Our second stop within the Grand Canyon brings us to GC Village, that contains numerous landmark buildings and, of course, some spectacular Canyon views.
The El Tovar Hotel, the premier lodging facility at the Grand Canyon, opened its doors in 1905, and is the most luxurious lodging on the South Rim. The hotel consists of 4 stories with a rustic chalet appearance. It was designed by Charles Whittlesley, chief Architect for the Atchison, Topeka and Santa Fe Railway.
Hopi House was built by Mary Jane Colter, a famous American architect, in 1905. It is based on structures that were built in an ancient Hopi settlement called Old Oraibi, located on the Third Mesa in eastern Arizona. It served as a residence for Hopi Indians who, at the beginning of the 20th century, sold arts and crafts to visitors in the South Rim. Nobody lives there anymore and the full house is dedicated to the exposition of the beautiful (and pricey) Hopi crafts. I particularly liked the pottery and carpets and I was tempted to buy one (a small one) but Ce was adamant it would look awful in our flat. I hate to say it, but she was right...
Lookout Studio was built in 1914 and is another structure that was designed by Mary Colter. it was obviously quite revolutionary at the time to trust a female architect, so that makes these building even more interesting. Photography artwork, books, souvenirs, rock and fossil specimens are sold here. A great view of Bright Angel Trail, which leads half-way down the canyon, can be seen from there.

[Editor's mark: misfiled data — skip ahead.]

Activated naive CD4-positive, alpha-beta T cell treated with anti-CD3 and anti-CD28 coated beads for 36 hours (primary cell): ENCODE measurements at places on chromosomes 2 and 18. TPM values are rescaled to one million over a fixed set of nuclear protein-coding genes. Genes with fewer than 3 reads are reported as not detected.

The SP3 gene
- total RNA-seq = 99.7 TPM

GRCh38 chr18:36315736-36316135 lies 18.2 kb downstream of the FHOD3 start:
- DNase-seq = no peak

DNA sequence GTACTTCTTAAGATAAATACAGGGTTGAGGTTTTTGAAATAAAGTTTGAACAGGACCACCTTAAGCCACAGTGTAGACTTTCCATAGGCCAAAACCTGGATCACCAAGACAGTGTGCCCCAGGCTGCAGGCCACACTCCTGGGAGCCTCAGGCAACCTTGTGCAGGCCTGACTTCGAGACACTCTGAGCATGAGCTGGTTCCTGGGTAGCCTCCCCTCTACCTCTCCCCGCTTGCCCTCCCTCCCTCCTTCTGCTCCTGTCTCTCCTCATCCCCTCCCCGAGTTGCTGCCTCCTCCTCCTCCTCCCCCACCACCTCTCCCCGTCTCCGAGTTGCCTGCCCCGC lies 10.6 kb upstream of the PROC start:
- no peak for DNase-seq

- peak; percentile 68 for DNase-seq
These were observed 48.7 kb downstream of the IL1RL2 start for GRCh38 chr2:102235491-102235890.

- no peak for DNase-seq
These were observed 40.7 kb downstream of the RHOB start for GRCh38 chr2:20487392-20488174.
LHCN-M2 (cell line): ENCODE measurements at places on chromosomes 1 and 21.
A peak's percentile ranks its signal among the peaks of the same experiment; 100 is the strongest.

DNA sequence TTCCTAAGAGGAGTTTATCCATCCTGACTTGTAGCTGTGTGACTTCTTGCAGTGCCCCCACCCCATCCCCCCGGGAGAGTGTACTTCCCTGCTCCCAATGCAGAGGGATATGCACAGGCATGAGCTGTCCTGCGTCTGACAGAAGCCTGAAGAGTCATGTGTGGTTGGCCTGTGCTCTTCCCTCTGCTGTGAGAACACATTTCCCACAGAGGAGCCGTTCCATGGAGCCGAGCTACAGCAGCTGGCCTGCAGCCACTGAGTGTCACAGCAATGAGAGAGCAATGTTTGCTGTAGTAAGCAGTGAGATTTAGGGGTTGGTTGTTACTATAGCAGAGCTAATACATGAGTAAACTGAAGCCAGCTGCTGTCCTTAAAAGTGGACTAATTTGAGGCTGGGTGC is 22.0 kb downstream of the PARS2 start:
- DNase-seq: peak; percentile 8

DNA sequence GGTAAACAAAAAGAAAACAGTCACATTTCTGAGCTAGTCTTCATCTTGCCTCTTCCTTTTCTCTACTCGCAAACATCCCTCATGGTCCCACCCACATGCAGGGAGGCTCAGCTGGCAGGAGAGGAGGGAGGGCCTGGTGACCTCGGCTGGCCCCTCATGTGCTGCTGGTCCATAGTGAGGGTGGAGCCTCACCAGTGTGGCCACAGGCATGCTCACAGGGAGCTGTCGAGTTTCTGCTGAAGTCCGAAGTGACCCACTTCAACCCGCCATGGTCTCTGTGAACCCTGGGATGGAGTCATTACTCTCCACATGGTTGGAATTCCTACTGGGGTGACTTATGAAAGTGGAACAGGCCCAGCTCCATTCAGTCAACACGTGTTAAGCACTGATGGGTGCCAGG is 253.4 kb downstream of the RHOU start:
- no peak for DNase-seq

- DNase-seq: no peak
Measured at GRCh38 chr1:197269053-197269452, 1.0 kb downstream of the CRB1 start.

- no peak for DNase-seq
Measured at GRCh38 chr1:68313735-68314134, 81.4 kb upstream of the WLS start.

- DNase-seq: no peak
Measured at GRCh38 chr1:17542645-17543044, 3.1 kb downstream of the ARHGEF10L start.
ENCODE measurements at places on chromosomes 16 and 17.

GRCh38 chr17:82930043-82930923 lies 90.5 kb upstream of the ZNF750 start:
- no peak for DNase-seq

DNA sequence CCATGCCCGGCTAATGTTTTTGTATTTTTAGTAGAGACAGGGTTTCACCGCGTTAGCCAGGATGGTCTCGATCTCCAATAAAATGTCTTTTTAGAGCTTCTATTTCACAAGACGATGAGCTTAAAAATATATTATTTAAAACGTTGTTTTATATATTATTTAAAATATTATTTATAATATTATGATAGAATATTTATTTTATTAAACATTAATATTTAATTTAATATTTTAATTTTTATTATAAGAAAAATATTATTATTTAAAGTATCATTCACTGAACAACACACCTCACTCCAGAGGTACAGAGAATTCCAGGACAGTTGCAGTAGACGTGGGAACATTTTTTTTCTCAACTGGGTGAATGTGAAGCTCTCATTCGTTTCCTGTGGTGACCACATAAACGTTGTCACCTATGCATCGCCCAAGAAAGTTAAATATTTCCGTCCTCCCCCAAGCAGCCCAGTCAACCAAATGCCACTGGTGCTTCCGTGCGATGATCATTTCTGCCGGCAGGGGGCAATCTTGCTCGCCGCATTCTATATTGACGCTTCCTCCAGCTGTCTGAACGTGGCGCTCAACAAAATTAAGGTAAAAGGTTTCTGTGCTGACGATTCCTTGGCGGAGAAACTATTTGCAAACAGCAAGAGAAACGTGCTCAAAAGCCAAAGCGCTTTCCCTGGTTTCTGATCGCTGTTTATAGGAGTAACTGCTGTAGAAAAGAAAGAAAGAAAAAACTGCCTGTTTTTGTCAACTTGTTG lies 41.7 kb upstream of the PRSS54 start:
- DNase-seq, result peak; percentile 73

The Desert View Watchtower was built in 1932, opened in 1933, and is one of Mary Colter's best-known works. A beautiful building designed to mimic an Anasazi watchtower though it is larger than the existing ones. The artworks on the walls murals are superb, colorful and extremely rich. The most distinct images, painted by Hopi artist Fred Kabotie depict various aspects of Hopi mythology and religious ceremonies, other murals done by Fred Greer are copies of prehistoric pictographs and petroglyphs. We loved them! Furthermore, its unique position, on top of a 7,400 foot (2256 m) promontory offers one of the best and widest views of the Grand Canyon and Colorado River.
After visiting the buildings, we went for a stroll on the edge (literally) of the Grand Canyon. It was a-ma-zing! Even if it was freezing, we stayed until the sunset to test our new tripod.
You cannot see it from the picture, but it was a very narrow path, full of iced snow, hence very slippery, with a sheer-drop of around 4000 feet (1300m) on the left-hand side. Oddly enough for such a family-orientated location, there was no warning sign of the danger. Ce was not feeling very confident, and I was not at ease either, even if I was trying to hide it by humming some made-up children songs. In a rare occurrence of a sensible grown-up attitude, I told to Ce that we should be taking another, more secure path... I can still hear her sigh of relief!
... good thing we made it through the day: